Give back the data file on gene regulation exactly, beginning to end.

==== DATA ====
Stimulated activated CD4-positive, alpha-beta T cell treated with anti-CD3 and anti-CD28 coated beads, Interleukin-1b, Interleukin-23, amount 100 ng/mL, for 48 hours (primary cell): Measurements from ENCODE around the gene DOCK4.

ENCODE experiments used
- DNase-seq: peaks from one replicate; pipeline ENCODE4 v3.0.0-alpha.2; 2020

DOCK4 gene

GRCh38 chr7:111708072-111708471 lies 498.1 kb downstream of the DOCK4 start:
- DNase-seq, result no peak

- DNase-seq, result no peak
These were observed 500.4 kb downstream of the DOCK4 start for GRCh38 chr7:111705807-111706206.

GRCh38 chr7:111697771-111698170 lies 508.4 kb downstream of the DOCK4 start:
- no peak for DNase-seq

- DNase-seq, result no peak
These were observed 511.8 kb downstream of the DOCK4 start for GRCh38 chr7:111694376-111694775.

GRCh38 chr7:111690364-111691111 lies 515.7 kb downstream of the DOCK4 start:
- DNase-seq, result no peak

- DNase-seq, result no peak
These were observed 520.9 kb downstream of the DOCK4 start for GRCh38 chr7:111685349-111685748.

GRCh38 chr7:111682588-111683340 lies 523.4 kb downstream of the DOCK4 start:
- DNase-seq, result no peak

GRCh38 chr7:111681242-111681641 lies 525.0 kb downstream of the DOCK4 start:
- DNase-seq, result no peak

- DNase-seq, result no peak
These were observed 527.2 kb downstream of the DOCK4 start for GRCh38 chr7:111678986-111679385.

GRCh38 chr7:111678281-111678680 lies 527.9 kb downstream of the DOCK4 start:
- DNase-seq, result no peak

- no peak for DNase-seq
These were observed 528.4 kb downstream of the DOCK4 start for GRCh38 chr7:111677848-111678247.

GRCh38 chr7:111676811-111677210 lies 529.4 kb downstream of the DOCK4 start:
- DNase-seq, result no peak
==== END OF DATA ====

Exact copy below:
Stimulated activated CD4-positive, alpha-beta T cell treated with anti-CD3 and anti-CD28 coated beads, Interleukin-1b, Interleukin-23, amount 100 ng/mL, for 48 hours (primary cell): Measurements from ENCODE around the gene DOCK4.

ENCODE experiments used
- DNase-seq: peaks from one replicate; pipeline ENCODE4 v3.0.0-alpha.2; 2020

DOCK4 gene

GRCh38 chr7:111708072-111708471 lies 498.1 kb downstream of the DOCK4 start:
- DNase-seq, result no peak

- DNase-seq, result no peak
These were observed 500.4 kb downstream of the DOCK4 start for GRCh38 chr7:111705807-111706206.

GRCh38 chr7:111697771-111698170 lies 508.4 kb downstream of the DOCK4 start:
- no peak for DNase-seq

- DNase-seq, result no peak
These were observed 511.8 kb downstream of the DOCK4 start for GRCh38 chr7:111694376-111694775.

GRCh38 chr7:111690364-111691111 lies 515.7 kb downstream of the DOCK4 start:
- DNase-seq, result no peak

- DNase-seq, result no peak
These were observed 520.9 kb downstream of the DOCK4 start for GRCh38 chr7:111685349-111685748.

GRCh38 chr7:111682588-111683340 lies 523.4 kb downstream of the DOCK4 start:
- DNase-seq, result no peak

GRCh38 chr7:111681242-111681641 lies 525.0 kb downstream of the DOCK4 start:
- DNase-seq, result no peak

- DNase-seq, result no peak
These were observed 527.2 kb downstream of the DOCK4 start for GRCh38 chr7:111678986-111679385.

GRCh38 chr7:111678281-111678680 lies 527.9 kb downstream of the DOCK4 start:
- DNase-seq, result no peak

- no peak for DNase-seq
These were observed 528.4 kb downstream of the DOCK4 start for GRCh38 chr7:111677848-111678247.

GRCh38 chr7:111676811-111677210 lies 529.4 kb downstream of the DOCK4 start:
- DNase-seq, result no peak